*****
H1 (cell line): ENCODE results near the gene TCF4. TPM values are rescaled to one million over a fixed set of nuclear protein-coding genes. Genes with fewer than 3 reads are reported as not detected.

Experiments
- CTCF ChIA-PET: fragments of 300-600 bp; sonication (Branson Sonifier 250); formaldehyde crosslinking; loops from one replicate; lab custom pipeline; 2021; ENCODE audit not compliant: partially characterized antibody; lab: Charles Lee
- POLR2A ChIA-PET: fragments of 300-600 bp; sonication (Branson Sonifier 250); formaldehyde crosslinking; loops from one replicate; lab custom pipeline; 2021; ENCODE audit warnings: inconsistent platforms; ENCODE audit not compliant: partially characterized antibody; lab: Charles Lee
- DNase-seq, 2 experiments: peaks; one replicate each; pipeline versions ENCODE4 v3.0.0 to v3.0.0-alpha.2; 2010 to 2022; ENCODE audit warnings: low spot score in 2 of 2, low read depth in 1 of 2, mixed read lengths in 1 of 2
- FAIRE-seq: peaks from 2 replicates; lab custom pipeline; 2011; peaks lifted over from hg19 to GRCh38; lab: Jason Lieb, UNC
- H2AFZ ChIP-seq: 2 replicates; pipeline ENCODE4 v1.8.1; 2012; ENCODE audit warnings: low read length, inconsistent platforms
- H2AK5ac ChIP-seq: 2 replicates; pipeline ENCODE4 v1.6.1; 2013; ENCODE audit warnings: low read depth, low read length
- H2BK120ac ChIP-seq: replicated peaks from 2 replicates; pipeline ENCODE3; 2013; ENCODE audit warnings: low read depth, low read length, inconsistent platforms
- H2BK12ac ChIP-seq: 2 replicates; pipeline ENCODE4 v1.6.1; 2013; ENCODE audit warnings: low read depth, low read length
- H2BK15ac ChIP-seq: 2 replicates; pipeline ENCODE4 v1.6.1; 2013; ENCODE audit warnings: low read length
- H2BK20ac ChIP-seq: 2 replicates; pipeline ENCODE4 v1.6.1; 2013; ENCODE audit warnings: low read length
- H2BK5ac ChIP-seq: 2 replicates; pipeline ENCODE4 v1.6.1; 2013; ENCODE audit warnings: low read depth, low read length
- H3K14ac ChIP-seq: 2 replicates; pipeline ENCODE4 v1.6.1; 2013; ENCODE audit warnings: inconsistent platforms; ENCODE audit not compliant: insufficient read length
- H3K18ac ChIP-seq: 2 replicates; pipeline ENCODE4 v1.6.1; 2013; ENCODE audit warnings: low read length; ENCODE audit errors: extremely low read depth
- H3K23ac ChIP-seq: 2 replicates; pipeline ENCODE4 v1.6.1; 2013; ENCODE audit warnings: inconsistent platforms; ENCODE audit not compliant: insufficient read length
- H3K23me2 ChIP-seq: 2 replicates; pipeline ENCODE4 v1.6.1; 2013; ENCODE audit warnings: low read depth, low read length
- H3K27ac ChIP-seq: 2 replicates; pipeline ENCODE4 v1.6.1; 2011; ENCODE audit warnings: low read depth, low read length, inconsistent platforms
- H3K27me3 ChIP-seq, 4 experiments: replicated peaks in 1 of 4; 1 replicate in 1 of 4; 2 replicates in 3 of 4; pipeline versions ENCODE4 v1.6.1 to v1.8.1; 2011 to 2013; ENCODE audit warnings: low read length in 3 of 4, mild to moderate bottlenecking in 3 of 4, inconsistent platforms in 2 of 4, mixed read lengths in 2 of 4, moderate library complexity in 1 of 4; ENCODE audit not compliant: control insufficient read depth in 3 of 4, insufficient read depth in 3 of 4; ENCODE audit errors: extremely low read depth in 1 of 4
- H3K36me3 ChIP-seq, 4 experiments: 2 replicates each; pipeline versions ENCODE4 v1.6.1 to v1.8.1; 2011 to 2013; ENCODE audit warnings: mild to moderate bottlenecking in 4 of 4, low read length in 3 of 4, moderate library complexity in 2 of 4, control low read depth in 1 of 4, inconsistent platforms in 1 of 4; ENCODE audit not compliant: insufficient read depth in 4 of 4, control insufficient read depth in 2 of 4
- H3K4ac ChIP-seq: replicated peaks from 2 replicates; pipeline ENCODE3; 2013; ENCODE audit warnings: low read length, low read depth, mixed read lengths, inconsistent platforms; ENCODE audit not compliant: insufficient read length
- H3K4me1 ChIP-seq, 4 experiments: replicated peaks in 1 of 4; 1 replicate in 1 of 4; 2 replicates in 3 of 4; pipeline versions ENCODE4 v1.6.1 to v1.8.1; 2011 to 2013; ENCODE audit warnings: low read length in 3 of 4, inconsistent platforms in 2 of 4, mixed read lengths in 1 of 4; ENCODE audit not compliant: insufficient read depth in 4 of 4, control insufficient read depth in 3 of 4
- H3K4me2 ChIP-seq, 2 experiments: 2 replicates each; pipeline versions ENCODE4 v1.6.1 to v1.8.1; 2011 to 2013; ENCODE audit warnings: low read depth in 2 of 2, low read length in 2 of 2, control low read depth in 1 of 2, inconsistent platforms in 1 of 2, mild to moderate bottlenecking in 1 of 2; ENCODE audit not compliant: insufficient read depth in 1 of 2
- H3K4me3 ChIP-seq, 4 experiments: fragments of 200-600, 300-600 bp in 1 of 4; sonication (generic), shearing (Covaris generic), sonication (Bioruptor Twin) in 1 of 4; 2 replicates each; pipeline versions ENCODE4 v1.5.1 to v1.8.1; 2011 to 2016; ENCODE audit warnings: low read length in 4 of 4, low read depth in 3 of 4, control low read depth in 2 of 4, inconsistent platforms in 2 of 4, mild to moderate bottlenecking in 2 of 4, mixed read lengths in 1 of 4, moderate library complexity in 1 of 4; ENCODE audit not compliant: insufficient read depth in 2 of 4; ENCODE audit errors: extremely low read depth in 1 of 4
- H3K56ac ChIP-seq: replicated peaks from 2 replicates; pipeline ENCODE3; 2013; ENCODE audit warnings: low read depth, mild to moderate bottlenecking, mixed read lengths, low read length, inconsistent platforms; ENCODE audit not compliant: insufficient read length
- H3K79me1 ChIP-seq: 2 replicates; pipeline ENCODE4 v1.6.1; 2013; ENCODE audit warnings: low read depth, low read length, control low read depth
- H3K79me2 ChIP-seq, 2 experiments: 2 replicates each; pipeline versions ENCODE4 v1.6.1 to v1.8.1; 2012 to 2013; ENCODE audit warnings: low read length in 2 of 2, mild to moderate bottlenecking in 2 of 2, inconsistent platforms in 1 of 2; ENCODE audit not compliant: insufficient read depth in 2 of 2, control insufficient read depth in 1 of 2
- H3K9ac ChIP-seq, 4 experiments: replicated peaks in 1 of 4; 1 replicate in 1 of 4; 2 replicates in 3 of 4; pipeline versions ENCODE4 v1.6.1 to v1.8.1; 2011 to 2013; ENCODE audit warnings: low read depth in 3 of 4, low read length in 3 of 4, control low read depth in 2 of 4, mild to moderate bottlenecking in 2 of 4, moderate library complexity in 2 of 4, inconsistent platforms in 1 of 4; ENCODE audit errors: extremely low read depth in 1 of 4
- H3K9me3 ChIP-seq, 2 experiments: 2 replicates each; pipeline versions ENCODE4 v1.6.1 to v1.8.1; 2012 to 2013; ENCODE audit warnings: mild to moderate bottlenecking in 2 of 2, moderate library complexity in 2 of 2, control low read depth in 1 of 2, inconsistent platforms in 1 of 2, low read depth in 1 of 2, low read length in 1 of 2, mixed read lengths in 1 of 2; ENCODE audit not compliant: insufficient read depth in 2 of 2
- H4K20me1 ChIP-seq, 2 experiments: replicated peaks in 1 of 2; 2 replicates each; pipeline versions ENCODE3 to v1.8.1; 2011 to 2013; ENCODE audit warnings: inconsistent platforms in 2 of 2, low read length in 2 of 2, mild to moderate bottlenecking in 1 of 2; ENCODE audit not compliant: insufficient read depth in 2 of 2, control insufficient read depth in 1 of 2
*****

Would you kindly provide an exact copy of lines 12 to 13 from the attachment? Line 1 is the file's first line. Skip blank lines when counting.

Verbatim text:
- H2BK20ac ChIP-seq: 2 replicates; pipeline ENCODE4 v1.6.1; 2013; ENCODE audit warnings: low read length
- H2BK5ac ChIP-seq: 2 replicates; pipeline ENCODE4 v1.6.1; 2013; ENCODE audit warnings: low read depth, low read length